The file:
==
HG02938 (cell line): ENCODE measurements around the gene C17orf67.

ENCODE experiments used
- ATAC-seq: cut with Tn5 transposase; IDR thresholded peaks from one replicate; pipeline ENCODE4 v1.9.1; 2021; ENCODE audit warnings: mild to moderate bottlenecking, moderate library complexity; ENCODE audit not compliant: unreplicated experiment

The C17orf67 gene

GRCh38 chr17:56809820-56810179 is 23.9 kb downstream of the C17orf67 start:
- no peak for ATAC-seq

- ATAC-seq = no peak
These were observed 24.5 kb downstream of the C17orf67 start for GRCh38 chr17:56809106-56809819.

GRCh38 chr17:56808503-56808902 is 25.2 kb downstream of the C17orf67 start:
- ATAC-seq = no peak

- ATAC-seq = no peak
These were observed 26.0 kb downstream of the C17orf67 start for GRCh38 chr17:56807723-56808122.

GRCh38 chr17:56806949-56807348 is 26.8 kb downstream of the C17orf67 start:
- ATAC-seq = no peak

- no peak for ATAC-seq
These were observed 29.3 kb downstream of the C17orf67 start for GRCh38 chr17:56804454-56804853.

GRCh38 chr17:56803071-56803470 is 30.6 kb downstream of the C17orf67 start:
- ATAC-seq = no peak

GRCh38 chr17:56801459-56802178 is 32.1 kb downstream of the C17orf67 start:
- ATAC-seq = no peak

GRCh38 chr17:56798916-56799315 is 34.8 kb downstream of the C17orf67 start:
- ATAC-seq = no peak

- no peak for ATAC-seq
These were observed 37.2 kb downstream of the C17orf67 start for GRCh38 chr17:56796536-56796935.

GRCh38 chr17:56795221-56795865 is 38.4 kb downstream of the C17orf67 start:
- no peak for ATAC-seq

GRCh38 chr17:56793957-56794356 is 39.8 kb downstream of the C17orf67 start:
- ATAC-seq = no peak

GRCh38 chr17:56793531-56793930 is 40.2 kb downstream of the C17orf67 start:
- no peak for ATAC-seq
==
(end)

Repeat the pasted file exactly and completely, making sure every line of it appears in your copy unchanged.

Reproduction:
HG02938 (cell line): ENCODE measurements around the gene C17orf67.

ENCODE experiments used
- ATAC-seq: cut with Tn5 transposase; IDR thresholded peaks from one replicate; pipeline ENCODE4 v1.9.1; 2021; ENCODE audit warnings: mild to moderate bottlenecking, moderate library complexity; ENCODE audit not compliant: unreplicated experiment

The C17orf67 gene

GRCh38 chr17:56809820-56810179 is 23.9 kb downstream of the C17orf67 start:
- no peak for ATAC-seq

- ATAC-seq = no peak
These were observed 24.5 kb downstream of the C17orf67 start for GRCh38 chr17:56809106-56809819.

GRCh38 chr17:56808503-56808902 is 25.2 kb downstream of the C17orf67 start:
- ATAC-seq = no peak

- ATAC-seq = no peak
These were observed 26.0 kb downstream of the C17orf67 start for GRCh38 chr17:56807723-56808122.

GRCh38 chr17:56806949-56807348 is 26.8 kb downstream of the C17orf67 start:
- ATAC-seq = no peak

- no peak for ATAC-seq
These were observed 29.3 kb downstream of the C17orf67 start for GRCh38 chr17:56804454-56804853.

GRCh38 chr17:56803071-56803470 is 30.6 kb downstream of the C17orf67 start:
- ATAC-seq = no peak

GRCh38 chr17:56801459-56802178 is 32.1 kb downstream of the C17orf67 start:
- ATAC-seq = no peak

GRCh38 chr17:56798916-56799315 is 34.8 kb downstream of the C17orf67 start:
- ATAC-seq = no peak

- no peak for ATAC-seq
These were observed 37.2 kb downstream of the C17orf67 start for GRCh38 chr17:56796536-56796935.

GRCh38 chr17:56795221-56795865 is 38.4 kb downstream of the C17orf67 start:
- no peak for ATAC-seq

GRCh38 chr17:56793957-56794356 is 39.8 kb downstream of the C17orf67 start:
- ATAC-seq = no peak

GRCh38 chr17:56793531-56793930 is 40.2 kb downstream of the C17orf67 start:
- no peak for ATAC-seq